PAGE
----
Easter

Easter is almost here, and it has always been one of my favorite holidays because of its uniqueness in Mexican and Mexican-American culture.  When I was a child I loved making and breaking the cascarones (dyed egg shells filled with confetti), and it was several years before I realized that this was not how other people across the United States celebrated Easter.  When I learned that in most other parts of the country people dye the whole egg with the egg still in it and actually eat it afterwards, I thought it sounded kind of unappetizing.  All those hands touching the eggs, eating an egg that’s been infused with artificial dyes and possibly sitting around for a long time… to each their own!  When I was older and living in other parts of the country, it was always fun explaining the cascarones tradition to friends who had never heard of it.  Common questions- don’t you waste a whole bunch of eggs doing that?  What could you possibly make with that many eggs?  Answer- you don’t waste any, you collect them all year!  Us Tejanos like to plan ahead.  But how do you crack them like that so the whole thing doesn’t break?  Very carefully, that’s how!  You become an expert egg cracker.  And don’t you worry about getting salmonella?  Well, we rinse them out pretty good.  And how do you prevent the confetti from falling out?  We glue tissue paper over the hole.  Wow, doesn’t that take forever?  Yes it does, but it’s fun!  (If you ever have a similar conversation with an out-of-town friend, you can leave out the part about how now you can buy pre-made ones on the side of the road.)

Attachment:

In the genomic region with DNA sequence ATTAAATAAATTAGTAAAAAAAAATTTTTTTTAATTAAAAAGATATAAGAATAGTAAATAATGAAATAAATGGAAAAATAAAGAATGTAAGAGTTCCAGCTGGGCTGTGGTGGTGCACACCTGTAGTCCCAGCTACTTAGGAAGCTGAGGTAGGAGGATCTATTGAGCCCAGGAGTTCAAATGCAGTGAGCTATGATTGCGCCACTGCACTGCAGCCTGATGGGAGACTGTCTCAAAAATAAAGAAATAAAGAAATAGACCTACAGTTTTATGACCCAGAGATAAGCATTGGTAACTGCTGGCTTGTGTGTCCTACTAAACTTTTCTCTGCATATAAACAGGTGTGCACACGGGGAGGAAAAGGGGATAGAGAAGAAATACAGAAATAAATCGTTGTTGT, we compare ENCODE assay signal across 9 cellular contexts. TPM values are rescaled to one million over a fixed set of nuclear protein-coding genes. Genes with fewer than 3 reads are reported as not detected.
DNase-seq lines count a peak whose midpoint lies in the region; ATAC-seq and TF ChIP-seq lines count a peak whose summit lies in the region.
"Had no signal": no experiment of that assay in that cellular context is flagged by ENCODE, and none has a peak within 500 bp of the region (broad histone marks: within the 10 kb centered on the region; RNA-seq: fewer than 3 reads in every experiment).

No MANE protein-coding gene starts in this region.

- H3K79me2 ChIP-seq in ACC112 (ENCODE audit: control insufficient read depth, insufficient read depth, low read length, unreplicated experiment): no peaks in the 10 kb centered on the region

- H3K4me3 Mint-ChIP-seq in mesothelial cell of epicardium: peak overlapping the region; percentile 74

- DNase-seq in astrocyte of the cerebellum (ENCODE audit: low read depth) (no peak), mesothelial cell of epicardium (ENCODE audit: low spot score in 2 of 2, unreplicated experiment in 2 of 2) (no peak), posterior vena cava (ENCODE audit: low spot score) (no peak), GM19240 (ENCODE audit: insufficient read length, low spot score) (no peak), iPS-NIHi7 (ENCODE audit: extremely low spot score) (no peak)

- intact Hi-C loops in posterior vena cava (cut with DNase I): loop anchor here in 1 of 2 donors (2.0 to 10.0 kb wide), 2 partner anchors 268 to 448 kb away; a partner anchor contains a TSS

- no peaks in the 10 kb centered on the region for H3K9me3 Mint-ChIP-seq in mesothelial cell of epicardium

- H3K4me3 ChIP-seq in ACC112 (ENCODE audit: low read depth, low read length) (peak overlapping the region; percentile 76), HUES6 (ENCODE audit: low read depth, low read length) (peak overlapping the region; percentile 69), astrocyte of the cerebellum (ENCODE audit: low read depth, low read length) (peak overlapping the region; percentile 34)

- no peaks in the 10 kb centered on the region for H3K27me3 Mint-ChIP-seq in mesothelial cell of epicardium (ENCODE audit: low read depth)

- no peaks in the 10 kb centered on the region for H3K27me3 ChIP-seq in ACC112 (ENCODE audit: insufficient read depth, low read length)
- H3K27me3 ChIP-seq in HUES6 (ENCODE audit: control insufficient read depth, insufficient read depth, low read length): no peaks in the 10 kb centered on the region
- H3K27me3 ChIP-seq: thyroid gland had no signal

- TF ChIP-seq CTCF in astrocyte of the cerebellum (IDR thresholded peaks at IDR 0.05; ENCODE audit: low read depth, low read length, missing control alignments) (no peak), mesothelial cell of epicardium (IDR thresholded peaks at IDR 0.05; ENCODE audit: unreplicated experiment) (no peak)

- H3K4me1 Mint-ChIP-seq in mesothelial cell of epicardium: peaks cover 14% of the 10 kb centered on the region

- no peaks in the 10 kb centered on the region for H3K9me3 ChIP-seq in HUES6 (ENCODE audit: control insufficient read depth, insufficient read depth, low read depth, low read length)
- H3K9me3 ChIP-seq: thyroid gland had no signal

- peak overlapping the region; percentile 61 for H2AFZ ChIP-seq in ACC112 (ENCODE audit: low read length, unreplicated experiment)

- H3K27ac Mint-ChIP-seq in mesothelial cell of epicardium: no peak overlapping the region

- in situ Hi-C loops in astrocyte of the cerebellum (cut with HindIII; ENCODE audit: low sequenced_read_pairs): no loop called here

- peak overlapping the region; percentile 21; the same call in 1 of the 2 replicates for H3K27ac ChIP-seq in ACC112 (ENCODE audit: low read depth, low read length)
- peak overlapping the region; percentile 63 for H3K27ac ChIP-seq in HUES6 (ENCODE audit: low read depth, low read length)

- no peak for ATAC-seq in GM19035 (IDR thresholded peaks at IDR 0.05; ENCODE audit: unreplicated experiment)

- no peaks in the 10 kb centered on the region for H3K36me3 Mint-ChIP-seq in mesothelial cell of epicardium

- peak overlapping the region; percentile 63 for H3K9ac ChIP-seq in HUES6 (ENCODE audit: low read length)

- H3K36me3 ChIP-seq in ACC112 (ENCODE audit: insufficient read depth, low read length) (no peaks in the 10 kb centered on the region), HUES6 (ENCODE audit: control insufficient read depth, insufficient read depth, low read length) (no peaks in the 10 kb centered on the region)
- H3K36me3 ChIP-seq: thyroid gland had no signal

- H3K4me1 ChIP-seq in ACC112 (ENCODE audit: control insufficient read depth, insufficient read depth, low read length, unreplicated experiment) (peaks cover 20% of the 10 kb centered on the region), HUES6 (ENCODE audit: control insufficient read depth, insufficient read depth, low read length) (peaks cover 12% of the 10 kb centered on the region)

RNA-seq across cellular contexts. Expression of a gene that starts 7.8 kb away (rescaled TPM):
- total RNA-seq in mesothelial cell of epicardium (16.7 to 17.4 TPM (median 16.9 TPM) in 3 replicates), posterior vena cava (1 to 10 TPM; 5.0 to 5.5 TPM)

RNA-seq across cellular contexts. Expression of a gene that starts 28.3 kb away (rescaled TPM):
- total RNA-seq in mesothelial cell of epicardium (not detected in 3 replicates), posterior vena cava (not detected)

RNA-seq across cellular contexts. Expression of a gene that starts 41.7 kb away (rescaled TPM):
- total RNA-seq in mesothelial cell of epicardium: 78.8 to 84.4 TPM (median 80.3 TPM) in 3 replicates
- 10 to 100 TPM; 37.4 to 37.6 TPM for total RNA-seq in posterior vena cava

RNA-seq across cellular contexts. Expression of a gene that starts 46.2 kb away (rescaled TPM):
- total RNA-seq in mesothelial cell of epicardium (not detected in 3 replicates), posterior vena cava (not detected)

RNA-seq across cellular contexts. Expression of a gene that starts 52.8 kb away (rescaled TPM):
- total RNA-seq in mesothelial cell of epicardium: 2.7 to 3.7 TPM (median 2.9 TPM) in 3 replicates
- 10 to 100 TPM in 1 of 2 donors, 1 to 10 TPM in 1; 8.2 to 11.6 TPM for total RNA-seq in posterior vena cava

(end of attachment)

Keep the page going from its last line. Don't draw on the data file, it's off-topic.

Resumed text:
The historical origin of cascarones is actually very interesting.  Elaborately decorated eggs were a popular tradition in the Far East when Marco Polo made his famous voyage there in the 13th century.  They were filled with scented powder and often given as gifts.  When Marco Polo returned to Europe, these elaborately decorated eggs became all the rage in the royal courts, especially those of Italy and Spain.  They were eventually brought to Mexico in the mid-1800’s by Emperor Maximilian’s wife Carlotta.  In Mexico the tradition evolved, and they were filled with confetti instead of scented powder.  Cracking one on someone’s head was thought to bring good luck.
If you want to try making some colorful and festive cascarones yourself this year, check out this site for instructions!  Happy Easter from the McAllen Public Library!  (Also, we will be closed Friday, Saturday, and Sunday.)

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